One of the most time intensive requirements of being authorised by the FCA is completing Client Money Calculations. These are essential to ensure that were anything to go wrong, clients’ money is always protected. Not to put too light a point on it, but the effective completion of this ensures continued consumer confidence in the UK’s financial system.
CASS 5.5.62 explains that the calculations are required to check that your obligations to your clients (the client money requirement) are sufficiently covered by the amount shown in the accounting records as client money (the client money resource). In addition these amounts should then be reconciled to the amount held in the client money bank account.
So what is the Client Money Requirement?
This is what is held on behalf of clients. There are two methods to calculate this available: Client Balance and Accruals.
Client Balance method (CASS 5.5.66) is calculated for each individual client as:
- Amount paid by a client to the firm; plus
- Amount due to the client (e.g. claims and refunds monies); plus
- Interest or investment returns due to the client; less
- Amounts paid/payable to an insurer for a client’s policy; less
- Amounts paid/payable to the client (e.g. claims and refunds monies).
The Client money requirement is the sum of all individual client balances.
Accruals method (CASS 5.5.68) is the sum of the following:
- Insurance creditors shown in the firms accounting records as due to Insurers and Clients; and
- Any unearned commission accrued for.
And the Client Money Resource?
Essentially this is the money that your accounting records show is held on behalf of clients at any given time. Where the accruals method has been chosen for the client money requirement (above) the client money resource will also include amounts due from clients, which would show in the accounts as insurance debtors. (CASS 5.5.65)
There are also additional considerations where the client funds are held in a Non-Statutory Trust (NST), see our explanation of NST’s here. The client money resource is then calculated as follows:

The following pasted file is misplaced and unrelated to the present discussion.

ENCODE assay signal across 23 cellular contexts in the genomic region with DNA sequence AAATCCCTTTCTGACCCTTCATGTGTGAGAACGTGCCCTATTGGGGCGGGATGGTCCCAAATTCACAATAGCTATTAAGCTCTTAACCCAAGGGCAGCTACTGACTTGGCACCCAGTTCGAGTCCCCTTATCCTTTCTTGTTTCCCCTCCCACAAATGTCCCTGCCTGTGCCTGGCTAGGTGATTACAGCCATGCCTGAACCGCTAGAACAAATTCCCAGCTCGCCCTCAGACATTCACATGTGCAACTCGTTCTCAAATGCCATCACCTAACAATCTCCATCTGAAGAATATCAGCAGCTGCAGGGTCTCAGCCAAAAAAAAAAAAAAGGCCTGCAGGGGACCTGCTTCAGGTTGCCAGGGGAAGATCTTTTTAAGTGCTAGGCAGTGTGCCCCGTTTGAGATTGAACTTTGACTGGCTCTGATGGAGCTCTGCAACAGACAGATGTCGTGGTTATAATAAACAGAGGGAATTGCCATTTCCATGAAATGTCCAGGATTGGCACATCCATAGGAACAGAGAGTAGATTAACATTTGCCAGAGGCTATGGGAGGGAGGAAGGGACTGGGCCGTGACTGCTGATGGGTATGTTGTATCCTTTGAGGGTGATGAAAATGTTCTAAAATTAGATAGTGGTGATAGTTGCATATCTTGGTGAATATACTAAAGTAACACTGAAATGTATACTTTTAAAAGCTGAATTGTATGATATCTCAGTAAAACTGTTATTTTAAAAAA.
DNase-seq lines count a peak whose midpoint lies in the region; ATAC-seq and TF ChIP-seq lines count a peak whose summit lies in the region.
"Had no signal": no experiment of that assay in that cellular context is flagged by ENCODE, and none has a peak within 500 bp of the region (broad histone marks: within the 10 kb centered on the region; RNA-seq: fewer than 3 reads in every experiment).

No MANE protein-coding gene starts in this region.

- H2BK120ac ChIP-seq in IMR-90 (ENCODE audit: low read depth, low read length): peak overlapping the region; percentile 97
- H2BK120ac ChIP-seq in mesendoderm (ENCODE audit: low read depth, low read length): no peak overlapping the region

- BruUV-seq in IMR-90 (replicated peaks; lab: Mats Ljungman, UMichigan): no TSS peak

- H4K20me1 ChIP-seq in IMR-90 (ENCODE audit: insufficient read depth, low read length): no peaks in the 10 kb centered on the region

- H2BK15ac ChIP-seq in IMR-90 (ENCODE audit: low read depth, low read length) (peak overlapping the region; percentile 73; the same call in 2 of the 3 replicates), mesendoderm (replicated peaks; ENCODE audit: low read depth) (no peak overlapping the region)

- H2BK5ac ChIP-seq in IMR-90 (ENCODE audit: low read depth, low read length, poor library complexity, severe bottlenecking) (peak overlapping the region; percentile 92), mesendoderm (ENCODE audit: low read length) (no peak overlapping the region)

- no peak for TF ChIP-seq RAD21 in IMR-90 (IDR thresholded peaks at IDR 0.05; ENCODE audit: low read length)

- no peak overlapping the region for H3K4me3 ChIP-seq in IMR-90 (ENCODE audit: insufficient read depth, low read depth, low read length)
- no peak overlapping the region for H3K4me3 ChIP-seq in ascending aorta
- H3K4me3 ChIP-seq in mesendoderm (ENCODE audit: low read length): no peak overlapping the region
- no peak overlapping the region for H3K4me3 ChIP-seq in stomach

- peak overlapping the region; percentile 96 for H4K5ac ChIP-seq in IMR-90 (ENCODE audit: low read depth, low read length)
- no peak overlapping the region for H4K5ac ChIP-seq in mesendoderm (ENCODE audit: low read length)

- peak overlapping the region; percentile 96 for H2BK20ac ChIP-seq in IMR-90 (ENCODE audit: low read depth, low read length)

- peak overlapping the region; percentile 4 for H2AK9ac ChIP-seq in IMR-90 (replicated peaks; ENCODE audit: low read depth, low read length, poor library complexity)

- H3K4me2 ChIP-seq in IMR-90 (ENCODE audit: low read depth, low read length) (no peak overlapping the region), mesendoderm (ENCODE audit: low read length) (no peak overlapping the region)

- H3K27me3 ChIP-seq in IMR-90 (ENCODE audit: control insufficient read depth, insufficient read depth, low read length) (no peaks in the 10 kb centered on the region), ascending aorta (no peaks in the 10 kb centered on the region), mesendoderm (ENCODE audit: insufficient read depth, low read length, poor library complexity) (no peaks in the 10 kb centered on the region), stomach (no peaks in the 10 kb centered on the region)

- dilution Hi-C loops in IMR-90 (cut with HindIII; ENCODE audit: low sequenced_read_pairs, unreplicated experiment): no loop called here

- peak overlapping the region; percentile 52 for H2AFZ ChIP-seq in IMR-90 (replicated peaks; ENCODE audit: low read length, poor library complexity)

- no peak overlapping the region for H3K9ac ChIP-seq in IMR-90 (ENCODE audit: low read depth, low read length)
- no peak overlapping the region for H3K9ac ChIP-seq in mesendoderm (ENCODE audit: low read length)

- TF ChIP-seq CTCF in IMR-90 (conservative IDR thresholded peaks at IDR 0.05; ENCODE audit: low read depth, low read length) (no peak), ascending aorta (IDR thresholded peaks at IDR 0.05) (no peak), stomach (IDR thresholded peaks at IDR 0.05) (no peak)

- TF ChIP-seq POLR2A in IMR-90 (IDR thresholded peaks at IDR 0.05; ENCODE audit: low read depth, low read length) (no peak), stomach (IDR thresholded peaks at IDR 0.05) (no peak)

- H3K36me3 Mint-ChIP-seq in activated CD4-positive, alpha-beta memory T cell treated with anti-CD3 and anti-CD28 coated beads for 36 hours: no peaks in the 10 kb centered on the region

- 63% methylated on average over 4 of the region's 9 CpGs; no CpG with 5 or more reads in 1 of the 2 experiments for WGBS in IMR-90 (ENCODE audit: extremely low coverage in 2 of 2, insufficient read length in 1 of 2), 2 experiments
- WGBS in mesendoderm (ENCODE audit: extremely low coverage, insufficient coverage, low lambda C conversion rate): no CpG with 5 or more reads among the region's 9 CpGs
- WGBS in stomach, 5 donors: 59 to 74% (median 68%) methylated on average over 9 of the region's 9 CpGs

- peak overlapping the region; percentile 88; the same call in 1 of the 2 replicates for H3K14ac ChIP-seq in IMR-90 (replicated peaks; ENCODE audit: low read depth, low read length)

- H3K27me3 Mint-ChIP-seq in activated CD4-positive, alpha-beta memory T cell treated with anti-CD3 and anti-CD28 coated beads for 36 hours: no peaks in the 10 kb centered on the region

- Amount per accounting records; plus
- Insurance debtors (including pre-funded items as credit is possible under an NST); plus
- Credit provided by an approved bank (see CASS 5.5.65(b) for detail).
Can you tell me the process for completing this?
- At least every 25 business days (essentially a calendar month);
- Determine your client money resource at the close of the previous working day;
- Determine your client money requirement on the same day;
- Rectify any excesses or shortfalls on the same day the calculations were carried out;
- Ensure any amounts attributable to appointed representatives are accounted for;
- Reconcile the client money resource to the client bank account(s) balance per the bank statement(s) within 10 days; and
- Correct for any discrepancy between these ‘as soon as possible’.
Is there anything else I should consider?
Completed client money reconciliations should be signed and dated by your CASS Compliance Officer and should be retained, along with any supporting documentation, for at least 7 years – though these can be in electronic format. Your CASS auditor will need to review these.
If you aren’t able to, or do not perform the calculation the FCA must be informed immediately.
Please note that the above does not include all intricacies and options involved in the client money reconciliations but instead aims to set out what is required in the majority of cases. Please ensure your individual circumstances are considered when preparing your client money reconciliations.
Menzies LLP provides, amongst other services, CASS Assurance and Statutory Audit services to clients across London and the South East, if you have any questions or would like to speak to us about how we could help you, please contact Mike Ayres by email, firstname.lastname@example.org, or by phone, +44 (0) 1252 894911.
Please note that the above information is a summary of selected chapters of the FCA Handbook and should not be solely relied upon when making decisions. Please always ensure the appropriate professional advice is obtained to ensure compliance. The FCA Handbook contains the detailed rules and can be accessed here. This information is correct as at 26 October 2018.